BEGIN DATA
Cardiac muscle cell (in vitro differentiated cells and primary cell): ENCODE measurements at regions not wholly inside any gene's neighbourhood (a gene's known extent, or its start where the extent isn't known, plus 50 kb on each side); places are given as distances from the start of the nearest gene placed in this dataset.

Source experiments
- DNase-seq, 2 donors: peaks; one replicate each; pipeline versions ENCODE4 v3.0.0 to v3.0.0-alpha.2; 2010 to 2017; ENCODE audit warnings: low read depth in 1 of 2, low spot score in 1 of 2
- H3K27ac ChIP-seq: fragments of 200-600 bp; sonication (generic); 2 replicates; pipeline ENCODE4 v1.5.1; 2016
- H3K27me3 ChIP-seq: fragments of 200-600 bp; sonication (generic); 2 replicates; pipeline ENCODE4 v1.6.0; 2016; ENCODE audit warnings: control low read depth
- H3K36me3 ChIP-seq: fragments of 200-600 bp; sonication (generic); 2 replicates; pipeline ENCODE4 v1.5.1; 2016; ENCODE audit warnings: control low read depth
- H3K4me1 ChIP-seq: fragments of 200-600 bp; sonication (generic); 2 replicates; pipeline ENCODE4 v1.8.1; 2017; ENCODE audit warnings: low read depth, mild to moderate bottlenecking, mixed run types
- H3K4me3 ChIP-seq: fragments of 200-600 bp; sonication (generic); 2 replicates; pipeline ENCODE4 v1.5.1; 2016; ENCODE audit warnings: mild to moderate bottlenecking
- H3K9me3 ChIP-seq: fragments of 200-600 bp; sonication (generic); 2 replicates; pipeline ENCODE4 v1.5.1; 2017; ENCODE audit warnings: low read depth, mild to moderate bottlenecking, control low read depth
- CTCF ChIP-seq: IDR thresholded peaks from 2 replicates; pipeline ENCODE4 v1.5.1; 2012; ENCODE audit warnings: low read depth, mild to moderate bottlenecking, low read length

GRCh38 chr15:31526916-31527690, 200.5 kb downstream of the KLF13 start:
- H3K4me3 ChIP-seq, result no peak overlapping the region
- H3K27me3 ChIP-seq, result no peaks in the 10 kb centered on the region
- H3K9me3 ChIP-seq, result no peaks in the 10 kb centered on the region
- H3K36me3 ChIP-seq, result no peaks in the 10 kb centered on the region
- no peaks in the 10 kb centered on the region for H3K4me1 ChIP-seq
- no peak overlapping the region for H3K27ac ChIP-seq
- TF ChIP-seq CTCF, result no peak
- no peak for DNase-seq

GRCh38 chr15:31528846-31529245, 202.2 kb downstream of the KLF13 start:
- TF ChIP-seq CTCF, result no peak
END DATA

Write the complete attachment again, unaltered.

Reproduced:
Cardiac muscle cell (in vitro differentiated cells and primary cell): ENCODE measurements at regions not wholly inside any gene's neighbourhood (a gene's known extent, or its start where the extent isn't known, plus 50 kb on each side); places are given as distances from the start of the nearest gene placed in this dataset.

Source experiments
- DNase-seq, 2 donors: peaks; one replicate each; pipeline versions ENCODE4 v3.0.0 to v3.0.0-alpha.2; 2010 to 2017; ENCODE audit warnings: low read depth in 1 of 2, low spot score in 1 of 2
- H3K27ac ChIP-seq: fragments of 200-600 bp; sonication (generic); 2 replicates; pipeline ENCODE4 v1.5.1; 2016
- H3K27me3 ChIP-seq: fragments of 200-600 bp; sonication (generic); 2 replicates; pipeline ENCODE4 v1.6.0; 2016; ENCODE audit warnings: control low read depth
- H3K36me3 ChIP-seq: fragments of 200-600 bp; sonication (generic); 2 replicates; pipeline ENCODE4 v1.5.1; 2016; ENCODE audit warnings: control low read depth
- H3K4me1 ChIP-seq: fragments of 200-600 bp; sonication (generic); 2 replicates; pipeline ENCODE4 v1.8.1; 2017; ENCODE audit warnings: low read depth, mild to moderate bottlenecking, mixed run types
- H3K4me3 ChIP-seq: fragments of 200-600 bp; sonication (generic); 2 replicates; pipeline ENCODE4 v1.5.1; 2016; ENCODE audit warnings: mild to moderate bottlenecking
- H3K9me3 ChIP-seq: fragments of 200-600 bp; sonication (generic); 2 replicates; pipeline ENCODE4 v1.5.1; 2017; ENCODE audit warnings: low read depth, mild to moderate bottlenecking, control low read depth
- CTCF ChIP-seq: IDR thresholded peaks from 2 replicates; pipeline ENCODE4 v1.5.1; 2012; ENCODE audit warnings: low read depth, mild to moderate bottlenecking, low read length

GRCh38 chr15:31526916-31527690, 200.5 kb downstream of the KLF13 start:
- H3K4me3 ChIP-seq, result no peak overlapping the region
- H3K27me3 ChIP-seq, result no peaks in the 10 kb centered on the region
- H3K9me3 ChIP-seq, result no peaks in the 10 kb centered on the region
- H3K36me3 ChIP-seq, result no peaks in the 10 kb centered on the region
- no peaks in the 10 kb centered on the region for H3K4me1 ChIP-seq
- no peak overlapping the region for H3K27ac ChIP-seq
- TF ChIP-seq CTCF, result no peak
- no peak for DNase-seq

GRCh38 chr15:31528846-31529245, 202.2 kb downstream of the KLF13 start:
- TF ChIP-seq CTCF, result no peak